Distribution and redox speciation of dissolved iron on the European continental margin
Limnol. Oceanogr., 52(6), 2007, 2530-2539 | DOI: 10.4319/lo.2007.52.6.2530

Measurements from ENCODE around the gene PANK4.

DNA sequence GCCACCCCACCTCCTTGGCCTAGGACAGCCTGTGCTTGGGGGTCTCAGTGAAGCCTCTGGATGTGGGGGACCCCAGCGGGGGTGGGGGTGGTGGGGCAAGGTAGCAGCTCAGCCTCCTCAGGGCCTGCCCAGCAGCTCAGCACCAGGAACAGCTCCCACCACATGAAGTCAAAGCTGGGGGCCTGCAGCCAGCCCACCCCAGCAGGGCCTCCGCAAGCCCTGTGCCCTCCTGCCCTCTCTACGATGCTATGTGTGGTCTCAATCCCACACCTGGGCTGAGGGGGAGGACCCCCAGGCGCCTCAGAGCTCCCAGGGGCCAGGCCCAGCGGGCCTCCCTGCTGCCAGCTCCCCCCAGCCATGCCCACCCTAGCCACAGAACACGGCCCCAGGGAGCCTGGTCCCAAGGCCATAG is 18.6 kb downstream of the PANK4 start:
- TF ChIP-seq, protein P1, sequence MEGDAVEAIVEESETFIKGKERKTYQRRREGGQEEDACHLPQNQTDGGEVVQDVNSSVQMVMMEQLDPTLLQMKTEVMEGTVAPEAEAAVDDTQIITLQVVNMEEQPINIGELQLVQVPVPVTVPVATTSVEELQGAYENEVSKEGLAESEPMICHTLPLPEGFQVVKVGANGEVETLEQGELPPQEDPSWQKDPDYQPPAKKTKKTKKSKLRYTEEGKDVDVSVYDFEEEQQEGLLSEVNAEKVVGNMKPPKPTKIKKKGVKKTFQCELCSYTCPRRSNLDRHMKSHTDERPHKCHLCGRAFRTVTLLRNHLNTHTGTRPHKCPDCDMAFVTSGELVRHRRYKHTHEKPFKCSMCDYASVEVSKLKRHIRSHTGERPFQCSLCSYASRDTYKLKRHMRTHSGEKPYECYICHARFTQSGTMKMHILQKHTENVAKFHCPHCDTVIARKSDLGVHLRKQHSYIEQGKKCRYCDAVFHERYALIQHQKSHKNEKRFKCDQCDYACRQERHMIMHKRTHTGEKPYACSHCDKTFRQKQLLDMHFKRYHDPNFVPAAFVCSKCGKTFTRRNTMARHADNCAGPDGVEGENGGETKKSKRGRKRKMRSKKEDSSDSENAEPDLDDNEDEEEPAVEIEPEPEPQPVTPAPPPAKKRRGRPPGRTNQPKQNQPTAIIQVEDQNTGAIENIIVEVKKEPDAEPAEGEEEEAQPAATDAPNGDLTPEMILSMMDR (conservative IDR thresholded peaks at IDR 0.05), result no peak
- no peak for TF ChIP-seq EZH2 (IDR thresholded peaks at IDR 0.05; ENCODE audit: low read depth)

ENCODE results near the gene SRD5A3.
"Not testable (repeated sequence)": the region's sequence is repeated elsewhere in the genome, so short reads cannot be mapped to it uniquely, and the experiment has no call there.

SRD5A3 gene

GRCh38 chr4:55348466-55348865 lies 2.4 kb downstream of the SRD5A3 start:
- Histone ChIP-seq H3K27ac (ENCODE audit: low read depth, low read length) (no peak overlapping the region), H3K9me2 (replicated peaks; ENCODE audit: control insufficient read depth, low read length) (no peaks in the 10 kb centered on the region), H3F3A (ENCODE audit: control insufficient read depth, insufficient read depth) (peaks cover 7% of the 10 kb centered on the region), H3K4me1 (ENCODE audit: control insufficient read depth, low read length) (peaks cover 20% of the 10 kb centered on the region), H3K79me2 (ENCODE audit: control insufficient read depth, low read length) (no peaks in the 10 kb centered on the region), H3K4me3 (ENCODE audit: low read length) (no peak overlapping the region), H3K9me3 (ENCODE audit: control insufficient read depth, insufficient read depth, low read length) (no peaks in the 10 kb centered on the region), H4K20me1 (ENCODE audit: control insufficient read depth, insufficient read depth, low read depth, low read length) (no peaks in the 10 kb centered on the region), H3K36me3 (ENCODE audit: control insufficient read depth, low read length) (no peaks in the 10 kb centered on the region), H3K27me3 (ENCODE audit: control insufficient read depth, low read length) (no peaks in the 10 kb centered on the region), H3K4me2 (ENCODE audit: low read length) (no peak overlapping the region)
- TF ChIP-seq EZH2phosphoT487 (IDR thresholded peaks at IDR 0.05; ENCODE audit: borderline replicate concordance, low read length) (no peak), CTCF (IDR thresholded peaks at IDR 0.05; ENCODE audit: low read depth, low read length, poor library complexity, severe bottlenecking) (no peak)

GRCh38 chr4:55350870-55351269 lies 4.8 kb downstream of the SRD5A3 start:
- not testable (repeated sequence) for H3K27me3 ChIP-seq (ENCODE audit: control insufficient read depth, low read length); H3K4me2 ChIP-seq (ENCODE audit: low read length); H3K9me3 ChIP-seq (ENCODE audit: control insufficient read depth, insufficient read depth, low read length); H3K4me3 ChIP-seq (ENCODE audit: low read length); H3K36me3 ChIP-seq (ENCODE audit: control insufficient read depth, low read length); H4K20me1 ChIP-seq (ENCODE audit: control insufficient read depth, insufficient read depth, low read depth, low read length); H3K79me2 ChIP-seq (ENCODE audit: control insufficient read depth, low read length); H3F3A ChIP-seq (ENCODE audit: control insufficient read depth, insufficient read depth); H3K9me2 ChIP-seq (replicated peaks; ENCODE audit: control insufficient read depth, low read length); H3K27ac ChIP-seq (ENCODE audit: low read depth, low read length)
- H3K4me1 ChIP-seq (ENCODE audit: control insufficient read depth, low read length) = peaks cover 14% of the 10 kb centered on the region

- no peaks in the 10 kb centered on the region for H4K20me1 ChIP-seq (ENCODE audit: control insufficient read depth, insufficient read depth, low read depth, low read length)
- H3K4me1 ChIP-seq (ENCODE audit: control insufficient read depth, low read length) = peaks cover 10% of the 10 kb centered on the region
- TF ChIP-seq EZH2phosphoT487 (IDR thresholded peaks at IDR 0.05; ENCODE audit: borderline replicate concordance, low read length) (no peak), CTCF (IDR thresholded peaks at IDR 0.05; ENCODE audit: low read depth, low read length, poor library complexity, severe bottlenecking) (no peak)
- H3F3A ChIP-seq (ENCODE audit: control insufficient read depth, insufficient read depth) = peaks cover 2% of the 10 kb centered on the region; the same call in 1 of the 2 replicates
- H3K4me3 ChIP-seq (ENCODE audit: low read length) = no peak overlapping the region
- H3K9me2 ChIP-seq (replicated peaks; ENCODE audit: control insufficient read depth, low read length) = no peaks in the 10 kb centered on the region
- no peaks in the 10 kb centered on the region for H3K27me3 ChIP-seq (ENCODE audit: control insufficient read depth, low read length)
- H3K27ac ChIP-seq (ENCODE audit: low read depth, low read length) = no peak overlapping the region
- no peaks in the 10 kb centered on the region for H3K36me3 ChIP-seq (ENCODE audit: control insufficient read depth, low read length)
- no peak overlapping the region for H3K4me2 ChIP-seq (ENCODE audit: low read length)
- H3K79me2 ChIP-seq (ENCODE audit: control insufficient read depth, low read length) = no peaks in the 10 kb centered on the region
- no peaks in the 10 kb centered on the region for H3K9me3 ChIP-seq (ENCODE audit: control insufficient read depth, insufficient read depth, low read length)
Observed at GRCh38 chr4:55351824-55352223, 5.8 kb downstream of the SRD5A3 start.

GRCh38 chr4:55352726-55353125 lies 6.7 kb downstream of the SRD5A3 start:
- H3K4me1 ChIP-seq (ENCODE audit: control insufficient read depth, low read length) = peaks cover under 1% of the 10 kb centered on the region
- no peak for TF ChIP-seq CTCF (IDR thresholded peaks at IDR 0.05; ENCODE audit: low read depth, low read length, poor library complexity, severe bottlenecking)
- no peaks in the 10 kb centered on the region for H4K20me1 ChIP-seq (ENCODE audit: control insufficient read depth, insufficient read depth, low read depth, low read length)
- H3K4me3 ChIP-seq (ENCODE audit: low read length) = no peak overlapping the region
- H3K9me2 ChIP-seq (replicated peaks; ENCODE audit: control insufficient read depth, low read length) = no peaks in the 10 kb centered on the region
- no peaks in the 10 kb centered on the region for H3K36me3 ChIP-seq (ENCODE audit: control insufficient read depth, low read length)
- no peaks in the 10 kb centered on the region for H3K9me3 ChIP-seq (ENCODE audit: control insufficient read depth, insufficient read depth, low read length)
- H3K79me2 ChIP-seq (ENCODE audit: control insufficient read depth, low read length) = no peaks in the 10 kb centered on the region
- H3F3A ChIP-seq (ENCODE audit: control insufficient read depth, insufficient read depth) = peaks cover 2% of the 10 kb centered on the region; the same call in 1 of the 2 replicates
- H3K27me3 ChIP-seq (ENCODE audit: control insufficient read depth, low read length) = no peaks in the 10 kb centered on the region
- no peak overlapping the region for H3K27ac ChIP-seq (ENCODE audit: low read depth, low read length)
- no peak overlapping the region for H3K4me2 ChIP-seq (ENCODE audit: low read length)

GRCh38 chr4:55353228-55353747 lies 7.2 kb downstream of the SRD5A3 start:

ABSTRACT: To investigate the biogeochemistry of iron in the waters of the European continental margin, we determined the dissolved iron distribution and redox speciation in filtered (<0.2 µm) open-ocean and shelf waters. Depth profiles were sampled over the shelf slope southeast of the Chapelle Bank area (47.61°N, 4.24°W to 46.00°N, 8.01°W) and a horizontal surface-water transect over the shelf and through the English Channel (la Manche) and the southern North Sea (46°N, 8°W to 52°N, 4°E). An abrupt trace-metal front was found near the shelf slope, indicated by a horizontal gradient of dissolved iron (DFe) and aluminium (DAl), which correlated with changing salinities (r2 = 0.572 and 0.528, respectively, n = 92). Labile Fe(II) concentrations varied from <12 pmol L-1 in North Atlantic surface waters to >200 pmol L-1 in the near bottom waters of the shelf break. Labile Fe(II) accounted for ~5% of the dissolved iron species in surface shelf waters (mean 5.0 ± 2.7%), whereas higher Fe(II) fractions (i.e., >8%) were observed near the sea bottom on the shelf break and during a midday solar maximum in surface waters in the vicinity of the Scheldt river plume. Benthic processes (resuspension and diagenesis) constituted important sources of Fe(II) and DFe in this region, and photoreduction of Fe(III) species in shelf waters caused enhanced labile Fe(II) concentrations. These processes increased the lability of iron and its potential availability to marine organisms in the shelf ecosystem.